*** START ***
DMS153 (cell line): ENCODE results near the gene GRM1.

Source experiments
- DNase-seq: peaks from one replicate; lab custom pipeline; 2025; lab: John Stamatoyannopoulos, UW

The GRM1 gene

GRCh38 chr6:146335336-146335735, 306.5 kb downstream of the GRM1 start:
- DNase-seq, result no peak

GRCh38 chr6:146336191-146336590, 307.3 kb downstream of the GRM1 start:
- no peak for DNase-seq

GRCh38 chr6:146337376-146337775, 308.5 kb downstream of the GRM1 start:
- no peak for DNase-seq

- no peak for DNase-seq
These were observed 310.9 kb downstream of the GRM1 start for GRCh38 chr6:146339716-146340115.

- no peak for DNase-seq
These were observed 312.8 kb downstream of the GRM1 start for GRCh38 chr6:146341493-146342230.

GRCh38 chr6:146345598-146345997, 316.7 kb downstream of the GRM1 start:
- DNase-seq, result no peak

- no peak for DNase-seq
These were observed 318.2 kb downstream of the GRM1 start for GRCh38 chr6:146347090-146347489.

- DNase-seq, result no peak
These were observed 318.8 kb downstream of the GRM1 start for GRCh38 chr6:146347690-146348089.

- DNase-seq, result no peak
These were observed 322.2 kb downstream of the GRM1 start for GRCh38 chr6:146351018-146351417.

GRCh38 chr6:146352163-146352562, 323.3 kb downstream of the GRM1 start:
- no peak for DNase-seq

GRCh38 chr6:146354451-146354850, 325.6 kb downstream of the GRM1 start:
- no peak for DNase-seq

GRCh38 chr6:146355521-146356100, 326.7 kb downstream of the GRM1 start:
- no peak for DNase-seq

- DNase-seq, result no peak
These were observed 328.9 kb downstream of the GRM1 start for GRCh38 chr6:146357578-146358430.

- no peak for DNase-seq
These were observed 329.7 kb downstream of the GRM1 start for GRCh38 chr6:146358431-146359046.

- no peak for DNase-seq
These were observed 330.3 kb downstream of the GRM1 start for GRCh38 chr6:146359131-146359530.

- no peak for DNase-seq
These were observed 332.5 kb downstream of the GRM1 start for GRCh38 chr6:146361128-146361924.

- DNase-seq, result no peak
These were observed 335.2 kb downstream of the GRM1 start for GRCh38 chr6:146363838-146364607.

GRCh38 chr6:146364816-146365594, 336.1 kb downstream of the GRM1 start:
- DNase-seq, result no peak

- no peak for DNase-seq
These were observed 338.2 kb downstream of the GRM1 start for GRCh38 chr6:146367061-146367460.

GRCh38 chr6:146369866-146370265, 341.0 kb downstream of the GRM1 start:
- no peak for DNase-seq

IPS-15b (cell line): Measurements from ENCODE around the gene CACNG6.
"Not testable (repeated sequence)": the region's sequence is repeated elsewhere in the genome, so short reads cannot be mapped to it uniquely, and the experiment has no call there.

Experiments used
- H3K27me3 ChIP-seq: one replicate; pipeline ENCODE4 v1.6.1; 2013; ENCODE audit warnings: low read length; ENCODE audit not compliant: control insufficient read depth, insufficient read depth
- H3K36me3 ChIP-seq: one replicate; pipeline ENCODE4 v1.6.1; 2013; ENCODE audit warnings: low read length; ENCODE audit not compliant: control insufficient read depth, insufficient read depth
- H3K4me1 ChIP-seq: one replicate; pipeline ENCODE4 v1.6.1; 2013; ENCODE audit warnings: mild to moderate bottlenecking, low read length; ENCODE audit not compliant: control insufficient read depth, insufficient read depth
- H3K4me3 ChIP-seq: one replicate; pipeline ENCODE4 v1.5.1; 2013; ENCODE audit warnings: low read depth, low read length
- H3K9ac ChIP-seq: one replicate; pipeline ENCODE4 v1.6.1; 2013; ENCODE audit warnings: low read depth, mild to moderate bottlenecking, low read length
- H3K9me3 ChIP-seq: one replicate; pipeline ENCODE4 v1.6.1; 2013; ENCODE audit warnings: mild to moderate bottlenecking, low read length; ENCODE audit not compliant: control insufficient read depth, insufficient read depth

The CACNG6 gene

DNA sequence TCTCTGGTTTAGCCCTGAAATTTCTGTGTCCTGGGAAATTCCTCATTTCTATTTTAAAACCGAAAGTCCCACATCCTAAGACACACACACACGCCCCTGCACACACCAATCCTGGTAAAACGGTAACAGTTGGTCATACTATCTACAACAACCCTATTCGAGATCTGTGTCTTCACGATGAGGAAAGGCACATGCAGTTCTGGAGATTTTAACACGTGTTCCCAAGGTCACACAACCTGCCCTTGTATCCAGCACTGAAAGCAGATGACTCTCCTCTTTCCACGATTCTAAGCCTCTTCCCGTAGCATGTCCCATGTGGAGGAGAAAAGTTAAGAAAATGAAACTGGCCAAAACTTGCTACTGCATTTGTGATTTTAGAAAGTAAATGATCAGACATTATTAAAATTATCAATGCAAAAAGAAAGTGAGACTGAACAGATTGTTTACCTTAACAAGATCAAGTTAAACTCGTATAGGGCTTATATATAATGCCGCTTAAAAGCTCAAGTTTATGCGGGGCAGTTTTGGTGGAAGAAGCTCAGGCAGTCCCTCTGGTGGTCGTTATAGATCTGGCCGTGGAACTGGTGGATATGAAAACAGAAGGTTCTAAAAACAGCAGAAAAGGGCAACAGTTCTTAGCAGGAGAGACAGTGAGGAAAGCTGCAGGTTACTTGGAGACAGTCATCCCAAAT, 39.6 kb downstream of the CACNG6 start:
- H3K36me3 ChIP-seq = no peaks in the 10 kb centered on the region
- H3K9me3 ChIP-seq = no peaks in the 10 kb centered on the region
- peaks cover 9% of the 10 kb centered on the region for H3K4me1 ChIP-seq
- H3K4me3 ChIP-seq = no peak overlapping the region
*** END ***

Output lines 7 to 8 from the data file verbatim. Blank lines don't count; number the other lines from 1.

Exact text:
GRCh38 chr6:146336191-146336590, 307.3 kb downstream of the GRM1 start:
- no peak for DNase-seq